Trainee Inca working in lab.
Dr. Anderson and two trainees discuss images on computer in lab.


The Biology of Aging and Age-Related Diseases Training Grant, which began in 1990, is funded by the National Institute on Aging at the National Institutes of Health (NIH) and is administered and supported by the University of Wisconsin-Madison Institute on Aging.


The NIH provides institutional and individual training grants as its primary way of supporting graduate students and postdoctoral fellows in research training. Its objective is to ensure the U.S. will continue to have well-trained scientists, who are prepared to conduct cutting-edge research.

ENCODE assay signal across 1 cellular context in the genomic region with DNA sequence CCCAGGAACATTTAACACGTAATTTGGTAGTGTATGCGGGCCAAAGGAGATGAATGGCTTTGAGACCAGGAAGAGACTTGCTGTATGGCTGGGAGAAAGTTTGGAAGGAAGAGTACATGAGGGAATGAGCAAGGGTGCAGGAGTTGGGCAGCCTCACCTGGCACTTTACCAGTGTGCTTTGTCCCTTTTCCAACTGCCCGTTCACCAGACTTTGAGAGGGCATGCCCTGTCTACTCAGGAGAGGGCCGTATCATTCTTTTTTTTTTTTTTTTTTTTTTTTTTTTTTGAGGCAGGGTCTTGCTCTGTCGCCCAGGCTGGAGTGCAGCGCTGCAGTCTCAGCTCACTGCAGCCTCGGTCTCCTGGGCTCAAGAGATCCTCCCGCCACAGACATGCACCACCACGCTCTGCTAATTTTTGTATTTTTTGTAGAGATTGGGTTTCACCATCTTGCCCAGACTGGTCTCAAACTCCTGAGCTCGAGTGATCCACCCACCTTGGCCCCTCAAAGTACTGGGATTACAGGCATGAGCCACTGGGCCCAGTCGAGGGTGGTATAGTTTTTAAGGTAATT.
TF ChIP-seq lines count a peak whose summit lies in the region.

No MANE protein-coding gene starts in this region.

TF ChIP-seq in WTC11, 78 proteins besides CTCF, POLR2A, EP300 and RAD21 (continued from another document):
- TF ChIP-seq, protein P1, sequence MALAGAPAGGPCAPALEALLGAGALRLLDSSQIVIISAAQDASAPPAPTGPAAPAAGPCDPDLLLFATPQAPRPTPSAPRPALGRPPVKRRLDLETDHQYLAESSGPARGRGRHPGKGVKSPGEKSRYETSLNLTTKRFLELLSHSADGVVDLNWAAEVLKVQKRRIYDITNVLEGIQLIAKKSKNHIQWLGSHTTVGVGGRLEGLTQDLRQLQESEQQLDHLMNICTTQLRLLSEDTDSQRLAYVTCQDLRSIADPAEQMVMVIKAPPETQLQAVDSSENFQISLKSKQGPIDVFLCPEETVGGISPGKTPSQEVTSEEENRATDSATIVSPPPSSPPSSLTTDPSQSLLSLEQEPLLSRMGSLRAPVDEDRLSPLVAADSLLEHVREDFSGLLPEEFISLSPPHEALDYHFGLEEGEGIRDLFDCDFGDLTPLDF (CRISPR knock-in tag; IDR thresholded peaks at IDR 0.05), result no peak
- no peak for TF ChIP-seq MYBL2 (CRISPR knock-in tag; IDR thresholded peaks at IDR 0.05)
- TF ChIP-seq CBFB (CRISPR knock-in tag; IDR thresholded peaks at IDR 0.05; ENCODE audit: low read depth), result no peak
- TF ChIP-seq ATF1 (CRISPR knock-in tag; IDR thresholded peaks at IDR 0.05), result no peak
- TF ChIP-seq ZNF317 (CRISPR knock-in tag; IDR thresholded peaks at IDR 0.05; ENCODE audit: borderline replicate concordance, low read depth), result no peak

The main goal of the Biology of Aging and Age-Related Diseases Training Grant is to prepare individuals from a wide variety of disciplines and diverse backgrounds to conduct research in the basic biology of aging and age-related diseases.

There are 5 predoctoral and 4 postdoctoral slots on this grant. Trainees work with distinguished faculty from various departments across campus, including Biochemistry, Cell & Regenerative Biology, Comparative Biosciences, Mechanical Engineering, Genetics, Geriatrics, Medicine, Nutritional Sciences, Ophthalmology and Visual Sciences, Pharmacology, Psychology, and more.